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Dole on the Air in N.C.

Is Sen. Elizabeth Dole (R-N.C.) in trouble this November? It depends on whom you ask, but it certainly does appear that her race against state Sen. Kay Hagan (D) is at least beginning to creep onto the national radar as a potential pickup opportunity for Democrats, particularly if this turns out to be the "wave" year that some analysts are forecasting. So Dole isn't waiting until the fall to crank up her campaign, as she's now on the air with this ad:

What's the message here? It's not rocket science -- Dole is tough on illegal immigration, an issue that hasn't been on the front page as much recently as it was last year, but remains on the minds of voters. It's a particularly salient topic in North Carolina, which has seen a big influx of immigrant workers in recent years.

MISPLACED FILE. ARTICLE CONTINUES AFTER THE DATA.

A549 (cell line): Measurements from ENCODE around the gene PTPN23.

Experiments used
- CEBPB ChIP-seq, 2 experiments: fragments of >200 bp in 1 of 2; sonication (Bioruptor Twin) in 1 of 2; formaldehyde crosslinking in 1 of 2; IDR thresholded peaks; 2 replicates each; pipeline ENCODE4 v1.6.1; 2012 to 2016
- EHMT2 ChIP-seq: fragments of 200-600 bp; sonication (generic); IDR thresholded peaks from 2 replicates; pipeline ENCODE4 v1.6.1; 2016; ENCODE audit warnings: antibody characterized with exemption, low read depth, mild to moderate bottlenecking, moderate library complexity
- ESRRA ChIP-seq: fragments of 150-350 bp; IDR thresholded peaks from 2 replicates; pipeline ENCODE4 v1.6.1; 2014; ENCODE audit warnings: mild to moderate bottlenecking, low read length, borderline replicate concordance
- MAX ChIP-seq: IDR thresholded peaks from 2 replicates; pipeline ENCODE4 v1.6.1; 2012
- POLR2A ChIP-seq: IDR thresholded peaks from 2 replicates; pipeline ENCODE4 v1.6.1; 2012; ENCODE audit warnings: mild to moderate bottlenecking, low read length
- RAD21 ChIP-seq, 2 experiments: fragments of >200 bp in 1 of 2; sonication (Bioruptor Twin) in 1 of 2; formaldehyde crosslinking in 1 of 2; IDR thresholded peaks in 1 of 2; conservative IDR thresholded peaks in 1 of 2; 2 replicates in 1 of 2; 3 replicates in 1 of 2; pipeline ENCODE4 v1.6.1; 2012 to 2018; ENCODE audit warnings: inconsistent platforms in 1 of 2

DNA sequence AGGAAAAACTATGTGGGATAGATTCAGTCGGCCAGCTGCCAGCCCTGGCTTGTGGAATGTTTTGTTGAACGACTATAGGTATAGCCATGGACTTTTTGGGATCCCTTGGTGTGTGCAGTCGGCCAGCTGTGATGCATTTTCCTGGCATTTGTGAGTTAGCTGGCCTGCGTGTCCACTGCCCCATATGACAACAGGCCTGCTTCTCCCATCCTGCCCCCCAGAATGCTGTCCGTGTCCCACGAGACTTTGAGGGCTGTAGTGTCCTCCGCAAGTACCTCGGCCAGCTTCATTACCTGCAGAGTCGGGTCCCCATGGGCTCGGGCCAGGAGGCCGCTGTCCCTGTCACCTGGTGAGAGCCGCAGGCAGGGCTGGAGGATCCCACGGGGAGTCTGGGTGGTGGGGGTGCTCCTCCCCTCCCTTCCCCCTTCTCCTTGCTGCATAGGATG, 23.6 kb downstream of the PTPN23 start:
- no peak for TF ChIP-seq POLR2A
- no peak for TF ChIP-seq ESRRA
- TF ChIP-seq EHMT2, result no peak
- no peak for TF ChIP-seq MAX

The ad combines a picturesque tour of North Carolina towns with the testimony of local sheriffs, who praise Dole for helping them get federal resources to combat illegal immigration, particularly the "hardened criminals" and "repeat offenders."

"She is one tough lady, with major league clout," says one sheriff, making for Dole what amounts to the classic incumbent's argument: I've got real power in the Senate. Why would you want to throw that away?

As for the overall status of Dole's race, one survey taken three weeks ago showed Dole leading Hagan by just five points. The Fix recently placed her seat as the 9th most-likely to change hands in the Senate. The Rothenberg Political Report still places the contest in the "Clear Advantage for the Incumbent Party" category, though that's one step below "Currently Safe."

Dole has a huge financial advantage -- as of mid-April she had $3.1 million in the bank, 10 times as much as Hagan -- so there'll be plenty more ads in the months to come, and she remains a popular figure in the state. But potentially competitive races seem to be popping up all over the map this year, so Dole is probably smart to get up and moving now, just in case that Democratic wave does hit.

By Ben Pershing  |  May 29, 2008; 2:40 PM ET
Categories:  2008 Campaign  
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